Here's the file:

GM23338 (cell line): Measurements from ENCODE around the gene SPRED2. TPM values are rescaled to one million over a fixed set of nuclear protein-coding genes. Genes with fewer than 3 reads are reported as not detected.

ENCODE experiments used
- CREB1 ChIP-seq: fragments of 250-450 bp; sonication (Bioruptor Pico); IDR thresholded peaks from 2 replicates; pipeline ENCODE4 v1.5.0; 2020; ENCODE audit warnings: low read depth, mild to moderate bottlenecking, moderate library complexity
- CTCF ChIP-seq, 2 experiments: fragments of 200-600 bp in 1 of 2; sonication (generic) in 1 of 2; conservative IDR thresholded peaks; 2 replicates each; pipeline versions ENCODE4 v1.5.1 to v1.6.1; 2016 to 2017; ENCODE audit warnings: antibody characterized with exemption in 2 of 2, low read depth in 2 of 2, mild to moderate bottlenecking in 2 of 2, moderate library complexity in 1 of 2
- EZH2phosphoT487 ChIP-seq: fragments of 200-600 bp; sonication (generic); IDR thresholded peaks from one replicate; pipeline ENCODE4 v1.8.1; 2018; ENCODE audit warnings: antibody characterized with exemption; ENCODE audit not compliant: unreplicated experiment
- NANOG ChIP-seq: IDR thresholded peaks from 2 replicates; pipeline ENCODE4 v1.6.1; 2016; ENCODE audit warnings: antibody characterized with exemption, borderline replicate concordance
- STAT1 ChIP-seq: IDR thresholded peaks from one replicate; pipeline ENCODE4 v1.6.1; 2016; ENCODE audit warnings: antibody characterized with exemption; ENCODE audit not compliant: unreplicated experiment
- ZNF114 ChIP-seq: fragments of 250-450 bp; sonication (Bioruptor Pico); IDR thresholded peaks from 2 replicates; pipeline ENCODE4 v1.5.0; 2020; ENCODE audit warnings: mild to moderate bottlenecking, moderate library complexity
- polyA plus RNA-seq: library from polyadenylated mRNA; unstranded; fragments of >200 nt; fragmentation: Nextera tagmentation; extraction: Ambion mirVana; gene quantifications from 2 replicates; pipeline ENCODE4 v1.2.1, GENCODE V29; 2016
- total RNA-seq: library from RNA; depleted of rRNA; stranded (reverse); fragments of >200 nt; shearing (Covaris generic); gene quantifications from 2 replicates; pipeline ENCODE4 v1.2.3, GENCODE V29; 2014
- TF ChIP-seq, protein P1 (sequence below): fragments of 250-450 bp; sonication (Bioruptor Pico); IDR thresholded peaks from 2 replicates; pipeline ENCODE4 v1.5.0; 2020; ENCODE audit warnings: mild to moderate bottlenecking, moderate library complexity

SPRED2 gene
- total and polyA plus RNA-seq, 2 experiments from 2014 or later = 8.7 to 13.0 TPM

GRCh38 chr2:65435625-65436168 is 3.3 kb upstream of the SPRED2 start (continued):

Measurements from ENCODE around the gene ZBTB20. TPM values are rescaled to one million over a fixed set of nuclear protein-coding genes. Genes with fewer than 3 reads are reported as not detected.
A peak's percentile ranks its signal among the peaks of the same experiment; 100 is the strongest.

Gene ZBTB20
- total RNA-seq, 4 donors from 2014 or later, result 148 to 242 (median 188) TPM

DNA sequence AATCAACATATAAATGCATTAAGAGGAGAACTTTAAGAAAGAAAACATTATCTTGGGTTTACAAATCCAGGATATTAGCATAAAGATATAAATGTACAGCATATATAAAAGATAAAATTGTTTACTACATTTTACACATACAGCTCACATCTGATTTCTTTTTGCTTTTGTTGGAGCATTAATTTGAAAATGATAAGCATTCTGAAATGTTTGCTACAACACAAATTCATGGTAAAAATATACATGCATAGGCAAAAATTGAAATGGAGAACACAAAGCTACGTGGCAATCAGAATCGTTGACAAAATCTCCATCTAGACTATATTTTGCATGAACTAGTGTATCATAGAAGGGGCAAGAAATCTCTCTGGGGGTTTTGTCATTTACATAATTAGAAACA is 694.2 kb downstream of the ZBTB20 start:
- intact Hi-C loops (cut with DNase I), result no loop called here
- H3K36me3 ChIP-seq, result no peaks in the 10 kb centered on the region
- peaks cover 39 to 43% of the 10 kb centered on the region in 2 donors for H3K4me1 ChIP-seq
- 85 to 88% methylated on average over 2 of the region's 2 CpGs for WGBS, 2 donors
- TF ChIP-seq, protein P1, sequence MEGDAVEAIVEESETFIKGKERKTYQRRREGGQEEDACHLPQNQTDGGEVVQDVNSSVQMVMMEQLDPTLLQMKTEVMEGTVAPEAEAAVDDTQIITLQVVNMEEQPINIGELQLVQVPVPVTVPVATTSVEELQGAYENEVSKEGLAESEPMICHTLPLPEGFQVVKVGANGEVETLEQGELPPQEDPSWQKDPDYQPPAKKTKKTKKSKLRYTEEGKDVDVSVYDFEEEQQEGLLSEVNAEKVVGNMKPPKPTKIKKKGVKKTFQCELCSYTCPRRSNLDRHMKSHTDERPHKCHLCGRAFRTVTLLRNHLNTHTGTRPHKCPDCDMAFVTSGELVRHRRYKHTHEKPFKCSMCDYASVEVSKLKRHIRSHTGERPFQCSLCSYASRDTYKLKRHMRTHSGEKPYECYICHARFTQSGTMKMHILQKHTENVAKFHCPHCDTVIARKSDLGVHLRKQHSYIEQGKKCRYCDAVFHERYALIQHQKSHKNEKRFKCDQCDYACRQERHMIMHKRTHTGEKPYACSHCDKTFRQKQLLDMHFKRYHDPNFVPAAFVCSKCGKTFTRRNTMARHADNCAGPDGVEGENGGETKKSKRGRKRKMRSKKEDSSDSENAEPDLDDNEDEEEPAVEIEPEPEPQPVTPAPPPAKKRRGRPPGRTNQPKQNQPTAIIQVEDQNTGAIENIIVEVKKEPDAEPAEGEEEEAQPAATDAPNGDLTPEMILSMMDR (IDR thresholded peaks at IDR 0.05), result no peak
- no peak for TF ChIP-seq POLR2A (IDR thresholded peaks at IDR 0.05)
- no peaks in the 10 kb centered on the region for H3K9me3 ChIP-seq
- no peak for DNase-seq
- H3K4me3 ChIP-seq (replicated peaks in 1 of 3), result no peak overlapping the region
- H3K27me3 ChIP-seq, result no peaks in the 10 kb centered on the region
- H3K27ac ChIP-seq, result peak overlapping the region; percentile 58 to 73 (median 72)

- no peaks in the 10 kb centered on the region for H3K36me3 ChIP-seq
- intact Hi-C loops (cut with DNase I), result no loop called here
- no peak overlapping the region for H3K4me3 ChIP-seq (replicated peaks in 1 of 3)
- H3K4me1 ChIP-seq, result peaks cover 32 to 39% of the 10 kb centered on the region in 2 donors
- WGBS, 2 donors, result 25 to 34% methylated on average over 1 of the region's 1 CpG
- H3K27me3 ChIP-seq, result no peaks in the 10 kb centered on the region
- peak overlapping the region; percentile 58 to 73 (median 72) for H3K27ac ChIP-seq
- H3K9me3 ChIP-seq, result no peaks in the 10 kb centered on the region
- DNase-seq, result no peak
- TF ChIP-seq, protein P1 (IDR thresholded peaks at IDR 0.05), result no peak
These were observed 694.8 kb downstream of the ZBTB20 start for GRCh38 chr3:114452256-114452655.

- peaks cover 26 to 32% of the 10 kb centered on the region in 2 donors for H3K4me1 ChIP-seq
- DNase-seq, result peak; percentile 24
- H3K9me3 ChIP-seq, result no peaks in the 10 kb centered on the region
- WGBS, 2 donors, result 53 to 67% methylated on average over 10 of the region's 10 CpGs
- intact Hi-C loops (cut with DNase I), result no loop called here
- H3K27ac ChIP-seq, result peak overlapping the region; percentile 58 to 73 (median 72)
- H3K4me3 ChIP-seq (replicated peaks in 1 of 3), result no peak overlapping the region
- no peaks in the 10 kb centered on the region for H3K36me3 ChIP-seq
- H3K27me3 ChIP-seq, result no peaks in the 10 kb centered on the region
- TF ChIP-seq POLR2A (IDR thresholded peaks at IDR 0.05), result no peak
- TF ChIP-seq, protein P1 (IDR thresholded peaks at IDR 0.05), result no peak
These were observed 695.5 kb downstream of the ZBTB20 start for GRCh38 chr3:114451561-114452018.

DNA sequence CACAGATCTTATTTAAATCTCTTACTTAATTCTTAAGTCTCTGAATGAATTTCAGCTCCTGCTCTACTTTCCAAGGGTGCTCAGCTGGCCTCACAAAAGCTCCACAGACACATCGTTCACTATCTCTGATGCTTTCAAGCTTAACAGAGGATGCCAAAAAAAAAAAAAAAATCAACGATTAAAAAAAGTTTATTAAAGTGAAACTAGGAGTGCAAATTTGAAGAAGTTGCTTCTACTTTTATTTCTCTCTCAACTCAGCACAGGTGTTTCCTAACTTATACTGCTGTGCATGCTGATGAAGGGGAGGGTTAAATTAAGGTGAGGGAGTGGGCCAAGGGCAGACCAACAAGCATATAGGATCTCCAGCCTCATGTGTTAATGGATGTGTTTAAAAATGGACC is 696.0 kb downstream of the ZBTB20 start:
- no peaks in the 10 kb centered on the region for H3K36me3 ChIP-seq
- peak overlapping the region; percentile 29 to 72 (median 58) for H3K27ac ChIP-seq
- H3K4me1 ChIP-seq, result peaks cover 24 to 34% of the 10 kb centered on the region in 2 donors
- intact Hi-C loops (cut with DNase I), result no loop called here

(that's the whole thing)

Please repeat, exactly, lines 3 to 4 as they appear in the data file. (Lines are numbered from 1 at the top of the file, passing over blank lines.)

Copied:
- CREB1 ChIP-seq: fragments of 250-450 bp; sonication (Bioruptor Pico); IDR thresholded peaks from 2 replicates; pipeline ENCODE4 v1.5.0; 2020; ENCODE audit warnings: low read depth, mild to moderate bottlenecking, moderate library complexity
- CTCF ChIP-seq, 2 experiments: fragments of 200-600 bp in 1 of 2; sonication (generic) in 1 of 2; conservative IDR thresholded peaks; 2 replicates each; pipeline versions ENCODE4 v1.5.1 to v1.6.1; 2016 to 2017; ENCODE audit warnings: antibody characterized with exemption in 2 of 2, low read depth in 2 of 2, mild to moderate bottlenecking in 2 of 2, moderate library complexity in 1 of 2